A PUSH to harmonise adoption laws across the country could see South Australia abolish restrictions that can conceal the identities of birth parents or children.
SA is the only state in which parties to an adoption can apply for a veto on requests for information that would identify a child or birth or adoptive parent.
Other states have either no veto provisions or only allow people to veto requests to contact others involved in the adoption.
The State Government is reviewing the Adoption Act and has committed to harmonising laws nationally, a move that would be likely to see SA come into line with other states.
As of June 30 last year, there were 417 vetoes on identifying information in place in SA.
Adopted children lodged the most (231), followed by birth mothers (153) and a small number were lodged by adoptive mothers (16), adoptive fathers (10) and birth fathers (seven).
Vetoes only apply to adoptions before 1988.
All adoptions since then have been fully open and authorities say adoptive parents are now encouraged to tell their children about their biological families.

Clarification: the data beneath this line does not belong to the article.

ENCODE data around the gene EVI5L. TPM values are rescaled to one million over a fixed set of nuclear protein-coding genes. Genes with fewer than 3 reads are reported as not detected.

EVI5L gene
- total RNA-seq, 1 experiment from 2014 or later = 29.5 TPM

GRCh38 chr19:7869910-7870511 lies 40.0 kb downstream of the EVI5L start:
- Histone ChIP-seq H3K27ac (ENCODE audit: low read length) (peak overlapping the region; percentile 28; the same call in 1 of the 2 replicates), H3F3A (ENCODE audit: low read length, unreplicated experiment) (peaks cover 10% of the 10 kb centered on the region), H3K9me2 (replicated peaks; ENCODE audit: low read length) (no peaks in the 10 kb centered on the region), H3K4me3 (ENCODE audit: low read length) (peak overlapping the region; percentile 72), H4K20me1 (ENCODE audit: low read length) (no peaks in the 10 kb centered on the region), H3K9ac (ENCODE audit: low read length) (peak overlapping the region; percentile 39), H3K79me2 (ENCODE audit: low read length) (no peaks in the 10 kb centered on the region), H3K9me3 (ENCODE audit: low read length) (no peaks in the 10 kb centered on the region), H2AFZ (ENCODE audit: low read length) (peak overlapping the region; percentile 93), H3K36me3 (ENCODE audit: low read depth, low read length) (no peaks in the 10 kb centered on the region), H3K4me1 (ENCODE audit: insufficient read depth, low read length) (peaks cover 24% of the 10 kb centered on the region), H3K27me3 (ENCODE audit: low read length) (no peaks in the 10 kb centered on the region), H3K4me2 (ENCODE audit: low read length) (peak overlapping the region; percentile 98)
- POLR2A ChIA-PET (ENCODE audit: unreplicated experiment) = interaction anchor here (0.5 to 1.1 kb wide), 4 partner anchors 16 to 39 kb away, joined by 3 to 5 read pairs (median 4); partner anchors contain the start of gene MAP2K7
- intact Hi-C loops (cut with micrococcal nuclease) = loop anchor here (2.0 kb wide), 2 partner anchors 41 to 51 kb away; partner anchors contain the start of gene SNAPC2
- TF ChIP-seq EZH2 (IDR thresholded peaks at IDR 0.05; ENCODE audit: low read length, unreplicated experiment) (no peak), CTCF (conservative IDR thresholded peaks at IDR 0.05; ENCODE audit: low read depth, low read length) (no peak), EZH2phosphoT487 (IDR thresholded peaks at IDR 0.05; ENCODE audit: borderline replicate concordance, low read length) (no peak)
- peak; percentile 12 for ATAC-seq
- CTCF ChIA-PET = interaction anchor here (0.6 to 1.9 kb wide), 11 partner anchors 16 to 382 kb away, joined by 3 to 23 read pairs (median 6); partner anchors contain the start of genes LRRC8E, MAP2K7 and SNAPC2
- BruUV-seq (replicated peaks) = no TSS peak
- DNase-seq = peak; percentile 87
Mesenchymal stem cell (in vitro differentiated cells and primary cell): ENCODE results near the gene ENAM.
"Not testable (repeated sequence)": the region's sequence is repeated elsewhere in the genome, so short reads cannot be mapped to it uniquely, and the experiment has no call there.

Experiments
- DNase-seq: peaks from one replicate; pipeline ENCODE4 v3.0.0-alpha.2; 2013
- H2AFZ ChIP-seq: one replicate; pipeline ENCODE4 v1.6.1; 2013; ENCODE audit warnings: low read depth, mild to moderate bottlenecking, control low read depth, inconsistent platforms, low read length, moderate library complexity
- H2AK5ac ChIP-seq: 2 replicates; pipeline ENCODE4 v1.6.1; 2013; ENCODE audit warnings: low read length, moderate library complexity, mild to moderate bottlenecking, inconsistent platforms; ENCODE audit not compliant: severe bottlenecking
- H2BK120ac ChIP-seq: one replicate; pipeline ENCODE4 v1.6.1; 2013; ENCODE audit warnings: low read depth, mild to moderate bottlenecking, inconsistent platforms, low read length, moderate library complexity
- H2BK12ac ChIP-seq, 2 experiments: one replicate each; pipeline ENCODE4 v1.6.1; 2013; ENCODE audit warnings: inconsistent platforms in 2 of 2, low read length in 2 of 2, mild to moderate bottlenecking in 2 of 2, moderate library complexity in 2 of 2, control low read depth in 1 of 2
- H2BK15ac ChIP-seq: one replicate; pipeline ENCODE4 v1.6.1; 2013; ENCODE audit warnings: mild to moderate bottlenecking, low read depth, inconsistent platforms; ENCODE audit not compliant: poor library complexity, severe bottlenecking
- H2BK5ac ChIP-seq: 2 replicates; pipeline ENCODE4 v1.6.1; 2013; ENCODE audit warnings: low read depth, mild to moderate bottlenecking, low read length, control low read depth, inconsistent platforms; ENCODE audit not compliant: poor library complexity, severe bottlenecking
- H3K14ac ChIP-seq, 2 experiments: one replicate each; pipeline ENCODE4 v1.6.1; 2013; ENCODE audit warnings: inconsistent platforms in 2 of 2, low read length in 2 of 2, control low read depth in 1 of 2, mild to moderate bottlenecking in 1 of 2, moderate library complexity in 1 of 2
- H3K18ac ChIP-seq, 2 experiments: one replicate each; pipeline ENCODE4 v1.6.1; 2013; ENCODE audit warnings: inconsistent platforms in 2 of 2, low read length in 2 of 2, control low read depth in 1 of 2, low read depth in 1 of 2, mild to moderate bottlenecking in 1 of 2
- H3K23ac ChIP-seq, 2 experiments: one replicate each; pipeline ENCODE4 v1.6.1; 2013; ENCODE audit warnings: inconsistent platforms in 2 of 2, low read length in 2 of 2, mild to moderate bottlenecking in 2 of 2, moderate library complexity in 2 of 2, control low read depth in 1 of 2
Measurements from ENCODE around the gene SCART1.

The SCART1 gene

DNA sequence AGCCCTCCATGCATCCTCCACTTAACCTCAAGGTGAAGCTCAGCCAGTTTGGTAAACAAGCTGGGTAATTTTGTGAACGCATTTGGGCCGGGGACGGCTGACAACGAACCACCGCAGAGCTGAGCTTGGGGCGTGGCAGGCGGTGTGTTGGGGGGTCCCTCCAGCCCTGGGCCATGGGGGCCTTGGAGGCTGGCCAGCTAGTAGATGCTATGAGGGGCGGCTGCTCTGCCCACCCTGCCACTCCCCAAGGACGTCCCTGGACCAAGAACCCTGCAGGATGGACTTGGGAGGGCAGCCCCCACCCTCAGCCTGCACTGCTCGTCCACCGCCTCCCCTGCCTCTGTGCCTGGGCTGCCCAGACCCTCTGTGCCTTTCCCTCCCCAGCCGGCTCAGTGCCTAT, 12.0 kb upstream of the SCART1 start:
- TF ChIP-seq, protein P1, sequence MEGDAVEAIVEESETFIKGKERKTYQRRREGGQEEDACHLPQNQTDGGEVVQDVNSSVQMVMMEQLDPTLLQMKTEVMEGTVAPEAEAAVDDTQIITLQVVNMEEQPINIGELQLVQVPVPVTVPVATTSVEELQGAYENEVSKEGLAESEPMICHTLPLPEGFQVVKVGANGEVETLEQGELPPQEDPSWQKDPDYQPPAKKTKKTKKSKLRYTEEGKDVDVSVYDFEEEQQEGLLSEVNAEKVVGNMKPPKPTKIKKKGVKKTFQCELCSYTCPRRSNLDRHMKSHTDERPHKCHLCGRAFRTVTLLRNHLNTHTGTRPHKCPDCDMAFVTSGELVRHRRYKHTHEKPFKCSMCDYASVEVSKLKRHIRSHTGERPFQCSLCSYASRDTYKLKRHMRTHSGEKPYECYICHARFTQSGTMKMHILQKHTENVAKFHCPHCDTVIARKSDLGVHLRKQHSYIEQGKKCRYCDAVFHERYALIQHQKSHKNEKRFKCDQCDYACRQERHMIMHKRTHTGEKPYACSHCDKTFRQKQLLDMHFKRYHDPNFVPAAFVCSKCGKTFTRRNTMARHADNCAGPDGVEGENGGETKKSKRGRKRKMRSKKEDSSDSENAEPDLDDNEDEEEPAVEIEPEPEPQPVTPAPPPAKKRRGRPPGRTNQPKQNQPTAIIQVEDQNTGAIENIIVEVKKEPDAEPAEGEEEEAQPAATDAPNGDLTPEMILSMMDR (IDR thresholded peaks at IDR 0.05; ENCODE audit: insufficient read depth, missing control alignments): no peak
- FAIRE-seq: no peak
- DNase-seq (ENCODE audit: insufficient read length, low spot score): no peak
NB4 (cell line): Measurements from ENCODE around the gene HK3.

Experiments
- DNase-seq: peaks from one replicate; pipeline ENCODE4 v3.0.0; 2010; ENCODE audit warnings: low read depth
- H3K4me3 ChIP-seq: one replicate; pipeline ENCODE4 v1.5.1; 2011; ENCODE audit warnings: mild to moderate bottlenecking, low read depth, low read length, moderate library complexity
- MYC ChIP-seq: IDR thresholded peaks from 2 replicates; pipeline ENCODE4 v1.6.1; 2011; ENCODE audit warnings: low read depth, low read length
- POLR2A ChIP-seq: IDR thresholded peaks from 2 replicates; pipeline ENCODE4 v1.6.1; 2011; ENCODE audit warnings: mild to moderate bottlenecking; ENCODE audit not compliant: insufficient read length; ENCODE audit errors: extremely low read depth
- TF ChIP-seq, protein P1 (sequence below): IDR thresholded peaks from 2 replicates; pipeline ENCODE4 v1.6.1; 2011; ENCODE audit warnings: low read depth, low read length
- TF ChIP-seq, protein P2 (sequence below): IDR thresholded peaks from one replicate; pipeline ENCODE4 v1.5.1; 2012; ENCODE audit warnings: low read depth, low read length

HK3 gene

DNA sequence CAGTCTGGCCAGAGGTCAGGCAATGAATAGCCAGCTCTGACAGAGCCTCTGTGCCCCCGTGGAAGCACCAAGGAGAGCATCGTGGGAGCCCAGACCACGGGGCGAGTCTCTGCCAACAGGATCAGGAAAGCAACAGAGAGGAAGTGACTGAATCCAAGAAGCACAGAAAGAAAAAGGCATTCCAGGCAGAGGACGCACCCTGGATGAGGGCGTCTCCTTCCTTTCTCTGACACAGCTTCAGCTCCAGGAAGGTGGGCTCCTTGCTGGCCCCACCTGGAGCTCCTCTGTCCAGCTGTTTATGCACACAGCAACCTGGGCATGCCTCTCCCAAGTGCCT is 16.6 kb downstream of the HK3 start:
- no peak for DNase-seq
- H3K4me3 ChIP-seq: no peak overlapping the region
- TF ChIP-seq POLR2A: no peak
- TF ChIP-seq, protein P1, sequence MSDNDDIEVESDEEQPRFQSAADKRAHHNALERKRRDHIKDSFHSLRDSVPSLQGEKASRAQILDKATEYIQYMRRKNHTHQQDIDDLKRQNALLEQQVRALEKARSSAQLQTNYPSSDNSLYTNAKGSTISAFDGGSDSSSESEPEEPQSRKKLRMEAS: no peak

But vetoes remain important in some cases where being identified would put the child, or other family members, at risk.
Under current laws, adoptees now in their mid to late 20s and older are not able to find out information about their birth parents, or vice versa, if a party to the adoption has lodged a veto.
The vetoes remain active for five years at a time and must be renewed, otherwise they lapse.
Families SA chief David Waterford said the trend in the number of vetoes being maintained was declining. He said it was “highly likely” the harmonisation would mean SA laws changed to be more in line with other states. There is no set timeframe for the changes.
“There are some people for whom the current veto system is really, really important (for safety or privacy reasons) and who have strong views that they should be retained,” Mr Waterford said.
“And there are some people out there who are really very keen to meet either their children or their birth parents and would like the vetoes lifted.
“It’s a really emotive issue.”
Under current legislation, SA and the Northern Territory allow for vetoes on seeking information about parties to adoptions.
There are only three active vetoes in the NT.
In NSW, Queensland, Western Australia, Tasmania and the ACT, vetoes can be put in place to prevent contact by other parties to the adoption. No vetoes apply in Victoria.
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